Family planning and the worldwide population crisis
Campaigner for worldwide family planning
18 August 2013
(This letter was NOT published, but I have included it because its non-publication helps to answer the question in the last paragraph: an article dismissing Malthusianism was published, but no letter defending Malthus was published.)
“Malthusianism is a fallacy” writes Clifford Longley (17 Aug). Hardly! On almost every major point Malthus has been proved exactly right.
Malthus believed that populations double every 25 years unless controlled by checks. In the Essay Chapter 5, he writes, “All these checks can be fairly resolved into misery and vice.” He was too delicate to mention contraception, but who can doubt that he counted this as a vice.
In most of the world the check of artificial contraception is no longer thought of as a vice and it is being effectively used to save us from Malthusian misery, but in Africa and the Middle East there is little of this type of ‘vice’, so populations continue to double.
In Uganda the population is expected to increase from 5 million to over 80 million in the century 1950-2050, that is doubling every 25 years as Malthus predicted.
In Africa as a whole the population of 228 million in 1950 doubled twice between 1950 and 2005, almost exactly as Malthus predicted.
Excluding Turkey, the countries of the Middle East from Palestine to Pakistan have also doubled their populations twice between 1950 and 2000, exactly as Malthus predicted.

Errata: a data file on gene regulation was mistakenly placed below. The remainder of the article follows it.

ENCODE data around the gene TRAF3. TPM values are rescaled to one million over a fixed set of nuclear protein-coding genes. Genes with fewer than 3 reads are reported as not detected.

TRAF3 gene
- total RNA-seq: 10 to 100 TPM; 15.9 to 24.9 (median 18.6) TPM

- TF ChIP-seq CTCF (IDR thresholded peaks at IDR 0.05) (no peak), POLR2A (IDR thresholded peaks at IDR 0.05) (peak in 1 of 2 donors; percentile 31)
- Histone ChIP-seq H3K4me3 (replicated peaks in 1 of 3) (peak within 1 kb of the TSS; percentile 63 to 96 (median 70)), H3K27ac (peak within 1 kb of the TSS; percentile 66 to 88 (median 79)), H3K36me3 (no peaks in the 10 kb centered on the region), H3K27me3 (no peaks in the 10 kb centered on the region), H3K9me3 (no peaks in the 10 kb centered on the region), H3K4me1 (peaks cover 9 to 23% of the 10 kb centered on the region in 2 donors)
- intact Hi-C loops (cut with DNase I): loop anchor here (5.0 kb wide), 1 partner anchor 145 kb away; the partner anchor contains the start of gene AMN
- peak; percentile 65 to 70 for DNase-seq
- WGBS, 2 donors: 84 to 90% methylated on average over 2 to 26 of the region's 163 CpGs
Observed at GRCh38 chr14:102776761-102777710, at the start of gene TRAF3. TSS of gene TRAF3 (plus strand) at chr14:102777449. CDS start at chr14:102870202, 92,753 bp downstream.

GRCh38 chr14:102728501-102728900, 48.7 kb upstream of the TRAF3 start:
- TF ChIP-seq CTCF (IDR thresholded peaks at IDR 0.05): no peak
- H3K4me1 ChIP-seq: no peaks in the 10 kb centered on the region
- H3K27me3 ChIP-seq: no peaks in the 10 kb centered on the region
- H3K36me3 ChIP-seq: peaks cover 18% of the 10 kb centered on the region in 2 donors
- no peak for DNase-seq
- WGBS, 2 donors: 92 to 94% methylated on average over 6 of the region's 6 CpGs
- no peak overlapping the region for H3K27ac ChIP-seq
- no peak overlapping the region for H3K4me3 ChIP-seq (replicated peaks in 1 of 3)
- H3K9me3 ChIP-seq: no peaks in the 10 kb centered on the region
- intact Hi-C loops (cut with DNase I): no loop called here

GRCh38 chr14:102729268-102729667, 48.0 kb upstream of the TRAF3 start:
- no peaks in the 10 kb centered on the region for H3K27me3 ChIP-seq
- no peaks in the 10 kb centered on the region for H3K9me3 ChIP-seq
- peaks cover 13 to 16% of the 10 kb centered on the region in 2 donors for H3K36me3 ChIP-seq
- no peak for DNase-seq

In these regions, even after the populations have doubled only twice, reports of Malthusian misery in the form of war, poverty, and hunger, are in the news almost every day. The expected third doubling will convert most sceptics.
On one point Malthus can be faulted. He did not foresee the huge improvement in agriculture. But this provides only temporary protection from misery. Norman Borlaug, the ‘father’ of the green revolution put it like this in his speech on receiving the 1970 Nobel Peace Prize:
‘The green revolution has won a temporary success in man’s war against hunger and deprivation; it has given man a breathing space. If fully implemented, the revolution can provide sufficient food for sustenance during the next three decades. But the frightening power of human reproduction must also be curbed; otherwise the success of the green revolution will be ephemeral only. Most people still fail to comprehend the magnitude and menace of the “Population Monster.”‘ It’s just the same today. I wonder why this is?